In 1983, the Med-Pac Credit Union merged with the GE Credit Union. That credit union served the 3 major hospitals [Parkview, St. Joseph, and Lutheran] in Fort Wayne. Two small credit unions in Huntington (Memcor in 1983 and Majestic in 1984) were acquired. Initially, members were served from a portable branch until a new permanent branch could be constructed on Huntington’s north side. That office opened in 1989. In 1985, members of Eastside FCU (formerly, Falstaff Credit Union) became a part of the growing family. Since that time, over 400 companies have become part of our field of membership. This includes all the major area hospitals and the local General Motors plant.
Our name was changed in early 1987 to MidWest America Federal Credit Union to better reflect this expanded field of membership and market area. In October of that year, our two-story corporate headquarters opened on North Clinton at Medical Park Drive. This provided adequate space to house the support functions as well as a convenient location for a branch on the north side of Fort Wayne.
Out of State Branches
In 1999, the first out of state facility opened in Scottsville, KY. Employees at the A.O. Smith plant (formerly General Electric) petitioned for local service. Initially, leased space was obtained for a branch. Eventually, a larger facility was needed and land was purchased and a full service branch was built in 2006.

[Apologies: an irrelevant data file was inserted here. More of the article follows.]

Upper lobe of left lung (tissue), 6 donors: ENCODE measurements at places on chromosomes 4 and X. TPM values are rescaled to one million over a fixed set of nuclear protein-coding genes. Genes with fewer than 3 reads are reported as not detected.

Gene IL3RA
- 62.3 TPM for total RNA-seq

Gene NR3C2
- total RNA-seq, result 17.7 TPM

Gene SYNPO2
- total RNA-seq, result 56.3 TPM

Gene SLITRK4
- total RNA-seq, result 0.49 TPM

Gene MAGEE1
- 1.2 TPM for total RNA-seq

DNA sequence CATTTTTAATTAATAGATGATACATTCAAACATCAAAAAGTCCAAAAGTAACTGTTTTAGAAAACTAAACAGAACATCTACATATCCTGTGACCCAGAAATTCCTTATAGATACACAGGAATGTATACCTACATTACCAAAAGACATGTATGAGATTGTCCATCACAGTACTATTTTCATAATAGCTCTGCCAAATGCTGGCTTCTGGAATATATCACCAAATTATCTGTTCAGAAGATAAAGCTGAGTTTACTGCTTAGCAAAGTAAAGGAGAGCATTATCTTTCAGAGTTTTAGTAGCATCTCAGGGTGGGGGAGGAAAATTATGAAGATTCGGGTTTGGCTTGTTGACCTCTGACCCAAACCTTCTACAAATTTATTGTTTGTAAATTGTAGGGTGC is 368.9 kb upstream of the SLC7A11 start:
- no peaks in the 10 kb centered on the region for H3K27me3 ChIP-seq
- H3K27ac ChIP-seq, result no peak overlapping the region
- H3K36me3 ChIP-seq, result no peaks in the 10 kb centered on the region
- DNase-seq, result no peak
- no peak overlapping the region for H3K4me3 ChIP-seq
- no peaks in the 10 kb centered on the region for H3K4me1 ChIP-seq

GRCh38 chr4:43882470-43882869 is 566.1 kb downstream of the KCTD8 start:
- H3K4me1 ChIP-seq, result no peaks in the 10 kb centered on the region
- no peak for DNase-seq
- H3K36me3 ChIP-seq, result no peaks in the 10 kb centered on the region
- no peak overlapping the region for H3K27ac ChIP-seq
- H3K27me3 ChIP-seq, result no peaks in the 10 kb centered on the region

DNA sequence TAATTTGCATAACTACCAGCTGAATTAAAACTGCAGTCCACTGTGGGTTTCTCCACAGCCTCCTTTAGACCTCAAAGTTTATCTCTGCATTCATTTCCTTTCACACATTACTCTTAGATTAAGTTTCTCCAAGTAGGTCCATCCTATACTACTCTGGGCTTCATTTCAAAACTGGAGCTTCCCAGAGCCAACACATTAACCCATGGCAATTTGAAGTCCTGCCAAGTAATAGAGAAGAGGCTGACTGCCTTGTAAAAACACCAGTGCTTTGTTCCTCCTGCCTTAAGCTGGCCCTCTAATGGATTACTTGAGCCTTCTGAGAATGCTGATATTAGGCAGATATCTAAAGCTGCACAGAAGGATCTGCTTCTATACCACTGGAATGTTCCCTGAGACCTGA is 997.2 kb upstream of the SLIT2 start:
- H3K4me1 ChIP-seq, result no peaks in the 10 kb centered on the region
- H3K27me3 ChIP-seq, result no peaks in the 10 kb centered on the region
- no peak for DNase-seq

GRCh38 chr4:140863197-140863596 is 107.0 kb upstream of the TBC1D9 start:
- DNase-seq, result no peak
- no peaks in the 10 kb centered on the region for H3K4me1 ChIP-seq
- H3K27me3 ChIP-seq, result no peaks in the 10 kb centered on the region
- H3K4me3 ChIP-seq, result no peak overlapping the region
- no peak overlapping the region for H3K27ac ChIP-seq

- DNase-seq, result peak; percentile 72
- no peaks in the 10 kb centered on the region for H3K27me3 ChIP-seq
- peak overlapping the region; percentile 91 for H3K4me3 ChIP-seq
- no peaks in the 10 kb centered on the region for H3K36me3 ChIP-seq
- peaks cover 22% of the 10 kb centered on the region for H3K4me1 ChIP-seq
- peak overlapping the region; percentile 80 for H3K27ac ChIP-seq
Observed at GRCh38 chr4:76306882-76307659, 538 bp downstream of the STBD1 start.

In 2000, Community First Credit Union (a former GE credit union) merged with MidWest America. They were headquartered in Danville, IL. They also operated branches in Mattoon, IL, and East Flat Rock, NC. In 2004, the CIPS Employees FCU (Central Illinois Public Service in Mattoon, IL) was acquired. The North Carolina office was subsequently closed due to difficulty in servicing and staffing the facility. Additional branches in the growing northeast and northwest areas of Fort Wayne necessitated branches at Lima & Dupont and Stellhorn & Wheelock Roads.